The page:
Direct potable reuse systems would have, by design, much shorter response times thus critical control points and on-line sensor systems are critical. While surrogates and indicators are gaining strength for rapid monitoring of treatment process efficacy, real-time systems with immediate feedback to operators and/or autonomous operation of the treatment system are needed. In another emerging trend, growing concerns surrounding the potential health impacts from chemical mixtures continues to plague water reuse stakeholders [11]. The growing trend of rapid, high-throughput, toxicity screening for water using in vitro bioassays is evident [12,13].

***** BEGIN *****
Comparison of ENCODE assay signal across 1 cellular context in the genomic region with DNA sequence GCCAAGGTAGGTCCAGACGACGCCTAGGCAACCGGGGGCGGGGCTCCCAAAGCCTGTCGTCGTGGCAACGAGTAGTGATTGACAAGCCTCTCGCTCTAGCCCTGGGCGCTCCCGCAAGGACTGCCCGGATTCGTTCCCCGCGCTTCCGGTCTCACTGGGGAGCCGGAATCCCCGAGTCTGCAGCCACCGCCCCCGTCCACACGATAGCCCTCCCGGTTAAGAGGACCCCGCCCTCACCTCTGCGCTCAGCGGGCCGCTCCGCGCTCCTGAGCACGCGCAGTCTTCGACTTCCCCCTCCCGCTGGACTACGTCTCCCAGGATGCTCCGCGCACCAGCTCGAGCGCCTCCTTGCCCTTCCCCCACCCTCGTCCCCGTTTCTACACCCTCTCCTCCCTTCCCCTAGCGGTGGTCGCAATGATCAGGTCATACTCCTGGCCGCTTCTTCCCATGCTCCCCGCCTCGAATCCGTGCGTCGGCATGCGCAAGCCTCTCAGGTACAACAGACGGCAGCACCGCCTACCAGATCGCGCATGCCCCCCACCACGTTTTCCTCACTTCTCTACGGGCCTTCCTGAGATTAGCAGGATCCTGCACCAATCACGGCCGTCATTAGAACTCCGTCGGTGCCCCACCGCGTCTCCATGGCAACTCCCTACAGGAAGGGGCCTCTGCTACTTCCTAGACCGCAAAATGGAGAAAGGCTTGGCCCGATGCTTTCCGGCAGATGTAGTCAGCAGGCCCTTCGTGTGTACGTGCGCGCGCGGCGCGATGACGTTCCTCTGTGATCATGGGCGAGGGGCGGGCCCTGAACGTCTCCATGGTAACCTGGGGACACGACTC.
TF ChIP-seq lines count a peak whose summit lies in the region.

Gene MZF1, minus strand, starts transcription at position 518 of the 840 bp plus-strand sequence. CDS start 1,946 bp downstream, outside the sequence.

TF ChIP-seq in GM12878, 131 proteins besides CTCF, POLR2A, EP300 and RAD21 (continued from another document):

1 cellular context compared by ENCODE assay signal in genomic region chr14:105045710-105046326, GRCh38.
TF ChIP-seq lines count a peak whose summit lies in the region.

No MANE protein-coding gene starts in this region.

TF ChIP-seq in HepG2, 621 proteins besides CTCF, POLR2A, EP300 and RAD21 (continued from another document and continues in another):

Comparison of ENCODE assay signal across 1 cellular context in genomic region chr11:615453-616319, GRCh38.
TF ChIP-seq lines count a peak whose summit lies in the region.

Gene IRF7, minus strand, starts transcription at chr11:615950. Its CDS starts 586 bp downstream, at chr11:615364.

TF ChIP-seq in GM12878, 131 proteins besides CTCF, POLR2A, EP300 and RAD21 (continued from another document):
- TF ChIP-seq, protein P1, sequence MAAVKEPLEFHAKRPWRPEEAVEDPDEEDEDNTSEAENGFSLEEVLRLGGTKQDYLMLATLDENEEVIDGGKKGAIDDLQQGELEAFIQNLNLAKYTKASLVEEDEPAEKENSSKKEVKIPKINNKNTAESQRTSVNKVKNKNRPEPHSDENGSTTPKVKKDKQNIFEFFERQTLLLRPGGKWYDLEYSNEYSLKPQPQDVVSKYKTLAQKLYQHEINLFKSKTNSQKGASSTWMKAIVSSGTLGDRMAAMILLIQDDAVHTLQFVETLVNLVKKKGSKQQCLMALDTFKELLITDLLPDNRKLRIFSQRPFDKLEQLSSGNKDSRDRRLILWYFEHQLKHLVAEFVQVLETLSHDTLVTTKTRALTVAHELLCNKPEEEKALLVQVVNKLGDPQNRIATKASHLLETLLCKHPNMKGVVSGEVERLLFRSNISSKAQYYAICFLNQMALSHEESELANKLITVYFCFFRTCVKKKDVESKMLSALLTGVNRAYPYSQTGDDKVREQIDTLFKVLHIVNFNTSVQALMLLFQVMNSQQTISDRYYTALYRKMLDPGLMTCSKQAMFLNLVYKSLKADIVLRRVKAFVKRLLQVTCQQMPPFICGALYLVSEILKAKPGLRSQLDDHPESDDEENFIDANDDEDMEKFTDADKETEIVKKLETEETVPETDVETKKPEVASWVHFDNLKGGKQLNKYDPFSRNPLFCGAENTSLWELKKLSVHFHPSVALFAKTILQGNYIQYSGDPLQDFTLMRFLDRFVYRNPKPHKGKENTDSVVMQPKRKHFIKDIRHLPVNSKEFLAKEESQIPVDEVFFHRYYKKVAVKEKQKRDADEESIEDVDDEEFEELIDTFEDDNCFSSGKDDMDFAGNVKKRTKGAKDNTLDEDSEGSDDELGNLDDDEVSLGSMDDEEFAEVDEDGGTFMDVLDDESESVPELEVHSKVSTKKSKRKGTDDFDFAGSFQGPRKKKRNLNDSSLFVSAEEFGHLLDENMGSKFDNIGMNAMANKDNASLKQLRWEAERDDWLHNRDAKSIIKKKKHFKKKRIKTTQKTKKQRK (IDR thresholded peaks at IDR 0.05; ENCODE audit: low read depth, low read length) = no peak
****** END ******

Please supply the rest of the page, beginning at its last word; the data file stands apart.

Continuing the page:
2. The Main Contribution of This Special Issue

The ten selected articles cover a wide spectrum of thematology. The ten papers include: (1) three papers focused on traditional technologies such as land application, and constructed wetlands; (2) five papers focused on biological treatment and disinfection of wastewater, including denitrification, bioreactors and bioelectrochemical systems; (3) a paper on land application-based management of olive mill wastewater; and (4) a paper addressing the impacts of biosolid and manure application on agricultural land. Brief summaries of these papers is provided below.

1. Natural treatment systems, especially land application, have a long history and are still used due to their simplicity, low cost, and significantly reduced cost and operation requirements. These systems are well-suited for small communities where operator expertise is limited. They require minimal management, energy, and are characterized as no-discharging systems [5].